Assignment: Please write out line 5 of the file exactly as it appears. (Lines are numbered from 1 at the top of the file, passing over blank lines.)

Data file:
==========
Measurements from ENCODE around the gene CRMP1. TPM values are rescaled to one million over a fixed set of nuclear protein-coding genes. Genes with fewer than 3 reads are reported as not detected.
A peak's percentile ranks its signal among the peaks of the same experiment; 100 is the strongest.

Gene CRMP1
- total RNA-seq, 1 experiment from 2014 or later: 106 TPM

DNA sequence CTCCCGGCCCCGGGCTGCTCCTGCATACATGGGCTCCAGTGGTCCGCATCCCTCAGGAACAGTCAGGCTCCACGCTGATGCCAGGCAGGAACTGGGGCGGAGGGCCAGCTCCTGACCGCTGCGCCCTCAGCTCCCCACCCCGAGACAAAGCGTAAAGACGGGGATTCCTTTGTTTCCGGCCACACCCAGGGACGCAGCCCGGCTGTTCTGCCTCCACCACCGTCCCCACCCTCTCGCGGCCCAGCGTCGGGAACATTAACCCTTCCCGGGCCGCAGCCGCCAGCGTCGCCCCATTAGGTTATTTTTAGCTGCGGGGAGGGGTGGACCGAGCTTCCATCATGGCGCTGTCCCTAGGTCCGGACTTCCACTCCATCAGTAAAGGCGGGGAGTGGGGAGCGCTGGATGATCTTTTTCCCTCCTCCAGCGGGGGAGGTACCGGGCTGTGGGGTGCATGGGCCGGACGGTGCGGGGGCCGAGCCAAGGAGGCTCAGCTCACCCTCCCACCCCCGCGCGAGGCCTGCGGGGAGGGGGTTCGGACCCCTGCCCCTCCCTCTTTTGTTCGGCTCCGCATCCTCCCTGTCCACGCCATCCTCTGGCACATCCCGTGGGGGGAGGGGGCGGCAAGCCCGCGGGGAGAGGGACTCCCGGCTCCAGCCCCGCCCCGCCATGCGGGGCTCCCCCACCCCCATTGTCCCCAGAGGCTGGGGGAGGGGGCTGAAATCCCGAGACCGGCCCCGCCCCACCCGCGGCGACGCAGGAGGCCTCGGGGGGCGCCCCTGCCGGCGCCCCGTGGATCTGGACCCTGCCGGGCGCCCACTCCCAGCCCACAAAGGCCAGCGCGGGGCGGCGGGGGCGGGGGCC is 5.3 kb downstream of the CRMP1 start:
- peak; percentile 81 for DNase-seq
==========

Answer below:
DNA sequence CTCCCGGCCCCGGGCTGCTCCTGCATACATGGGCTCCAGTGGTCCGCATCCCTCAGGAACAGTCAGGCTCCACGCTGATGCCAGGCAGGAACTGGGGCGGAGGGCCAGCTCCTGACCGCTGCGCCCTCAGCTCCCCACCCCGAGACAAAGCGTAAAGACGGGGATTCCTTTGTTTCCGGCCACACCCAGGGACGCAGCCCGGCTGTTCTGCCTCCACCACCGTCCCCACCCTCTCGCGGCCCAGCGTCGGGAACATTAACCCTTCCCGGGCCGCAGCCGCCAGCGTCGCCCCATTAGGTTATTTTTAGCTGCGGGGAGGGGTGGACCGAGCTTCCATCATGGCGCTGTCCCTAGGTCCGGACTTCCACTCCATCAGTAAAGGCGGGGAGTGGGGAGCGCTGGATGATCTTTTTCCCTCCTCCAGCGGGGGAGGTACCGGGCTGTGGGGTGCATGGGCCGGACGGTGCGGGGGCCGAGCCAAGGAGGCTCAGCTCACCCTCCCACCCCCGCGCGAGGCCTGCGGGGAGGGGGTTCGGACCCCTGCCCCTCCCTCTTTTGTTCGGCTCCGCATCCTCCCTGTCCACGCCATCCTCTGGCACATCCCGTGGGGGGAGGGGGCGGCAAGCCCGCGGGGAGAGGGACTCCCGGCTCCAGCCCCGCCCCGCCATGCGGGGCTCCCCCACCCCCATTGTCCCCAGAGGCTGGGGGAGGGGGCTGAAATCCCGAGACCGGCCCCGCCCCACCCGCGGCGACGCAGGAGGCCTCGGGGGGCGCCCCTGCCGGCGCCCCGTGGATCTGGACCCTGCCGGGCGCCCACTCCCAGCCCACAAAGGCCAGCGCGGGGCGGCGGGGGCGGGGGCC is 5.3 kb downstream of the CRMP1 start: